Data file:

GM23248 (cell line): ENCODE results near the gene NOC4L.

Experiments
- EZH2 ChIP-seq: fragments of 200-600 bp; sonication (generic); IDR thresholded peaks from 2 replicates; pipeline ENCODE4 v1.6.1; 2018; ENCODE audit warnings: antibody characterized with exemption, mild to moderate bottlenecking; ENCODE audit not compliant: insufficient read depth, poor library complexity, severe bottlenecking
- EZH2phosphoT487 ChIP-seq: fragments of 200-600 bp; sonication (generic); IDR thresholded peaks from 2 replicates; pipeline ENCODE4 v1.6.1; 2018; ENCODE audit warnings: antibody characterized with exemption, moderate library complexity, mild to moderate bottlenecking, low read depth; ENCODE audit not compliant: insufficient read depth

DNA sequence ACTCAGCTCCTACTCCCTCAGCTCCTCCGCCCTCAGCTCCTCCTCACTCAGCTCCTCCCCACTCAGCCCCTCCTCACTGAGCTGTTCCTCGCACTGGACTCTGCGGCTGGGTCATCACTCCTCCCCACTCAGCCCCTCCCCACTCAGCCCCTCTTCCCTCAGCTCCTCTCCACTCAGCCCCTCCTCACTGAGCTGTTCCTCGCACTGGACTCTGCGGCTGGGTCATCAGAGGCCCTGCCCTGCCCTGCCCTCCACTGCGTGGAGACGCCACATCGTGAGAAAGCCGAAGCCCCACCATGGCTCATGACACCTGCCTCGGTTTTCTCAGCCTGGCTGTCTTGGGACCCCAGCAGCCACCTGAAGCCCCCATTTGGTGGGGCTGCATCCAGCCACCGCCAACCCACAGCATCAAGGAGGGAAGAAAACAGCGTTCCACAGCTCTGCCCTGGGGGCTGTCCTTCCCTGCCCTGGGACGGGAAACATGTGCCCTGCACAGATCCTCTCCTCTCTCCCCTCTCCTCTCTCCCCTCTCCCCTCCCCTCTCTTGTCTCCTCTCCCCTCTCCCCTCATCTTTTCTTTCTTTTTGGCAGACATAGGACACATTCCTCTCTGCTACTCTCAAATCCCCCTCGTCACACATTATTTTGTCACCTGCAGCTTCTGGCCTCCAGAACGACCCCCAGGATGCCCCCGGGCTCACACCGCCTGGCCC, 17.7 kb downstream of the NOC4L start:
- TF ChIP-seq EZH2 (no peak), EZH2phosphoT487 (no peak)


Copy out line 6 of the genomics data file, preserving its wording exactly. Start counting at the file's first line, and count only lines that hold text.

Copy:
- TF ChIP-seq EZH2 (no peak), EZH2phosphoT487 (no peak)